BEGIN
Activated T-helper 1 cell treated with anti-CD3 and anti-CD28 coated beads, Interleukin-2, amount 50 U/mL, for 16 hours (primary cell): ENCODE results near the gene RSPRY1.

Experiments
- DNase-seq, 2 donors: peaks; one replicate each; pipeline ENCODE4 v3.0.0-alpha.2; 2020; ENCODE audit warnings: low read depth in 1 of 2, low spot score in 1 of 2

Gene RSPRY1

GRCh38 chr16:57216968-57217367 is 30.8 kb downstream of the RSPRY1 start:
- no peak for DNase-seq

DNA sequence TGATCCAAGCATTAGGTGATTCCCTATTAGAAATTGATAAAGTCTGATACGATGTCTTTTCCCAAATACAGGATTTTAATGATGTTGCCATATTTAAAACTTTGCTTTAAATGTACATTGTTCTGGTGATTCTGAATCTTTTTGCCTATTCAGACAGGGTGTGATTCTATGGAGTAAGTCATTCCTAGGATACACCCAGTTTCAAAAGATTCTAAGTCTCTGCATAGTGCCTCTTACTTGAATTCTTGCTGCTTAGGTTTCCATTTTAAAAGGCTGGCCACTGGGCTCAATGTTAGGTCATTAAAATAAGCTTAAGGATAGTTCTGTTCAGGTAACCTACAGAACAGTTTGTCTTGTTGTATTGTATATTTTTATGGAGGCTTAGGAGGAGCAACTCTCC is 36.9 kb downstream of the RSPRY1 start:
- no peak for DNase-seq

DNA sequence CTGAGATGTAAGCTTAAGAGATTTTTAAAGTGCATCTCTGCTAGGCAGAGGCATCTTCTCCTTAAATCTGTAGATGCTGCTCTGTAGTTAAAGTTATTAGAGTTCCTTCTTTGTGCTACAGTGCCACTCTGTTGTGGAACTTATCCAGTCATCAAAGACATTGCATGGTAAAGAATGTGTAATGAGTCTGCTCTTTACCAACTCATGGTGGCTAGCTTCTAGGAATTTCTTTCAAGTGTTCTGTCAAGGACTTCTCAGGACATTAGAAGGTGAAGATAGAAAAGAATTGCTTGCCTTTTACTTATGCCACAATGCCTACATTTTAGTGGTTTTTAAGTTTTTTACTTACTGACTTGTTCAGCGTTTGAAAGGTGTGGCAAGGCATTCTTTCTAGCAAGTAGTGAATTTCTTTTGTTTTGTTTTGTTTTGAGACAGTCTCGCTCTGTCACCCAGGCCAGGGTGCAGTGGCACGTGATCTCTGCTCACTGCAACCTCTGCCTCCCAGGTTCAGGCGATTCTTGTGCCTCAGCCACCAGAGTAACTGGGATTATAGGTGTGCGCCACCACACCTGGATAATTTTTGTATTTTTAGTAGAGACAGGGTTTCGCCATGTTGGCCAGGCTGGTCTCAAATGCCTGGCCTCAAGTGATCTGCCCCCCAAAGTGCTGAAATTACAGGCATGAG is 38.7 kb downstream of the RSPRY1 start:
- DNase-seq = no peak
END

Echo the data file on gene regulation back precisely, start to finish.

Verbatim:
Activated T-helper 1 cell treated with anti-CD3 and anti-CD28 coated beads, Interleukin-2, amount 50 U/mL, for 16 hours (primary cell): ENCODE results near the gene RSPRY1.

Experiments
- DNase-seq, 2 donors: peaks; one replicate each; pipeline ENCODE4 v3.0.0-alpha.2; 2020; ENCODE audit warnings: low read depth in 1 of 2, low spot score in 1 of 2

Gene RSPRY1

GRCh38 chr16:57216968-57217367 is 30.8 kb downstream of the RSPRY1 start:
- no peak for DNase-seq

DNA sequence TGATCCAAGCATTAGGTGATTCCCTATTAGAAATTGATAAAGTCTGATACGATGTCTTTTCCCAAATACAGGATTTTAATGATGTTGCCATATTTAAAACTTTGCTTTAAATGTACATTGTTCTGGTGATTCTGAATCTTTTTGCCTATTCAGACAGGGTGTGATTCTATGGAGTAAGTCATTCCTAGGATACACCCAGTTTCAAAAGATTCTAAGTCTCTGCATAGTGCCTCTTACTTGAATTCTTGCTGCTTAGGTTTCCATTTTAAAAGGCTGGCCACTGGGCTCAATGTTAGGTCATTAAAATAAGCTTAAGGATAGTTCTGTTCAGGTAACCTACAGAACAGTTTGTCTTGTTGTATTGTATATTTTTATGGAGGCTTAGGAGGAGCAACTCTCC is 36.9 kb downstream of the RSPRY1 start:
- no peak for DNase-seq

DNA sequence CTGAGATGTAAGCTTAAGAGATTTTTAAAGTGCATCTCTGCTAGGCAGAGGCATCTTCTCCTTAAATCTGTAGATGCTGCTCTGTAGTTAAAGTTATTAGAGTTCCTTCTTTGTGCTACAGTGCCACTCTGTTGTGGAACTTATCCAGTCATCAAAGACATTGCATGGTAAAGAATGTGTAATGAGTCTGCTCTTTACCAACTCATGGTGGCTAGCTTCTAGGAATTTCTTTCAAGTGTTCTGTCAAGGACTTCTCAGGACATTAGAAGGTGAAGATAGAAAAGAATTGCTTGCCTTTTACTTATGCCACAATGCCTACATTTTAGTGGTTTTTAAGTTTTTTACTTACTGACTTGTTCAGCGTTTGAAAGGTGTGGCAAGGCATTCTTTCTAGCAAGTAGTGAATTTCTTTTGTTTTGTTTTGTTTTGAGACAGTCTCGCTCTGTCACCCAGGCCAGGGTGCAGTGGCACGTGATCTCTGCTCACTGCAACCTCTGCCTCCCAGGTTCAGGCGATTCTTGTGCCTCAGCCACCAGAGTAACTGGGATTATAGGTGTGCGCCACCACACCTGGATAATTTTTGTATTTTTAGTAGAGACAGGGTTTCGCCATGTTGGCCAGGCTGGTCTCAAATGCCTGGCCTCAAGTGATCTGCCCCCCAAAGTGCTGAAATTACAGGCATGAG is 38.7 kb downstream of the RSPRY1 start:
- DNase-seq = no peak